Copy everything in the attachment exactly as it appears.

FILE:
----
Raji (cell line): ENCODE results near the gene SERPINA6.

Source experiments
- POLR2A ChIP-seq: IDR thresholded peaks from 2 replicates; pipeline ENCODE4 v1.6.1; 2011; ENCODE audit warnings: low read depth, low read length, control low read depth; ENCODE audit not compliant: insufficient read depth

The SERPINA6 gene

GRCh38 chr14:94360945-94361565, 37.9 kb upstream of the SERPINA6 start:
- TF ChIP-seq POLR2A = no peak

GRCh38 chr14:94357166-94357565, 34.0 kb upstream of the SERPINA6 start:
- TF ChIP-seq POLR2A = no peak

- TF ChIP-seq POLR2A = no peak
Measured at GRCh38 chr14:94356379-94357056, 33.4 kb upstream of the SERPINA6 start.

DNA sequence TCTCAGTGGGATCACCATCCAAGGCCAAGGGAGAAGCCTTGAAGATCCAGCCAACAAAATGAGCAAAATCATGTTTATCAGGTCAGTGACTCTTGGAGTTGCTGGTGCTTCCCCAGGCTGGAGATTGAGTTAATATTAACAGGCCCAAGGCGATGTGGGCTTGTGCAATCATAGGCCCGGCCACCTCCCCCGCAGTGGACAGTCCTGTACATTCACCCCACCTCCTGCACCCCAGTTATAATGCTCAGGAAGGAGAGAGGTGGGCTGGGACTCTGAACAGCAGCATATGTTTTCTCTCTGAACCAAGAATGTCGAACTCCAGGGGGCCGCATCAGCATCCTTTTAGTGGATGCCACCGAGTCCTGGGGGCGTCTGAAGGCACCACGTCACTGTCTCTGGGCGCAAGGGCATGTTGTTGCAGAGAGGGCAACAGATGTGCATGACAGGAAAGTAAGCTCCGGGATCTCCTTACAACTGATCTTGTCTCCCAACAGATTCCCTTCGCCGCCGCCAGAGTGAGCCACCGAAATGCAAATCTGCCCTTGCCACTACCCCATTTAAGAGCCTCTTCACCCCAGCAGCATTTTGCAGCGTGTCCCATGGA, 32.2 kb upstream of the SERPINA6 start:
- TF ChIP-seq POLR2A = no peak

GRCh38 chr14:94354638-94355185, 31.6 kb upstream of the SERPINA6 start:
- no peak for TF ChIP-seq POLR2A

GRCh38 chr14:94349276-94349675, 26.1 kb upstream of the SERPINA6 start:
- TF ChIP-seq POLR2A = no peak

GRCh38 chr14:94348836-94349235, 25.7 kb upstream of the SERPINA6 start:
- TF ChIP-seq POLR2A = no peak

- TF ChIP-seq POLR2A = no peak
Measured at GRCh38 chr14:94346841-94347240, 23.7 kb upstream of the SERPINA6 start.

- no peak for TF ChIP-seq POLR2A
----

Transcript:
Raji (cell line): ENCODE results near the gene SERPINA6.

Source experiments
- POLR2A ChIP-seq: IDR thresholded peaks from 2 replicates; pipeline ENCODE4 v1.6.1; 2011; ENCODE audit warnings: low read depth, low read length, control low read depth; ENCODE audit not compliant: insufficient read depth

The SERPINA6 gene

GRCh38 chr14:94360945-94361565, 37.9 kb upstream of the SERPINA6 start:
- TF ChIP-seq POLR2A = no peak

GRCh38 chr14:94357166-94357565, 34.0 kb upstream of the SERPINA6 start:
- TF ChIP-seq POLR2A = no peak

- TF ChIP-seq POLR2A = no peak
Measured at GRCh38 chr14:94356379-94357056, 33.4 kb upstream of the SERPINA6 start.

DNA sequence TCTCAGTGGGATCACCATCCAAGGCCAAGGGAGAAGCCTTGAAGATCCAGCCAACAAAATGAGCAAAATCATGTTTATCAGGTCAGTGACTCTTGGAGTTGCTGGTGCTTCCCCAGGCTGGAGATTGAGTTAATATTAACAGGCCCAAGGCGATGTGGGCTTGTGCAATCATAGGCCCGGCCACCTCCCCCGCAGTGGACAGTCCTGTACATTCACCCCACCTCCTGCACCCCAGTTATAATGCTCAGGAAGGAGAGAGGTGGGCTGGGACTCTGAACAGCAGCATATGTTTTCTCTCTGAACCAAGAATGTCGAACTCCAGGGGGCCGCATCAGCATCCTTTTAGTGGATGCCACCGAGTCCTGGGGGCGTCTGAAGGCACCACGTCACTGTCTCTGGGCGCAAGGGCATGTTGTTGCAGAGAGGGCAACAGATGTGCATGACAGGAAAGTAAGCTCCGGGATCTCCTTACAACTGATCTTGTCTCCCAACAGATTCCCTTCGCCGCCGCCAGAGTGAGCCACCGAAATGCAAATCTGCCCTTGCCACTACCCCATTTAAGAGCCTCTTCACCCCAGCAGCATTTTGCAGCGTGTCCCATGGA, 32.2 kb upstream of the SERPINA6 start:
- TF ChIP-seq POLR2A = no peak

GRCh38 chr14:94354638-94355185, 31.6 kb upstream of the SERPINA6 start:
- no peak for TF ChIP-seq POLR2A

GRCh38 chr14:94349276-94349675, 26.1 kb upstream of the SERPINA6 start:
- TF ChIP-seq POLR2A = no peak

GRCh38 chr14:94348836-94349235, 25.7 kb upstream of the SERPINA6 start:
- TF ChIP-seq POLR2A = no peak

- TF ChIP-seq POLR2A = no peak
Measured at GRCh38 chr14:94346841-94347240, 23.7 kb upstream of the SERPINA6 start.

- no peak for TF ChIP-seq POLR2A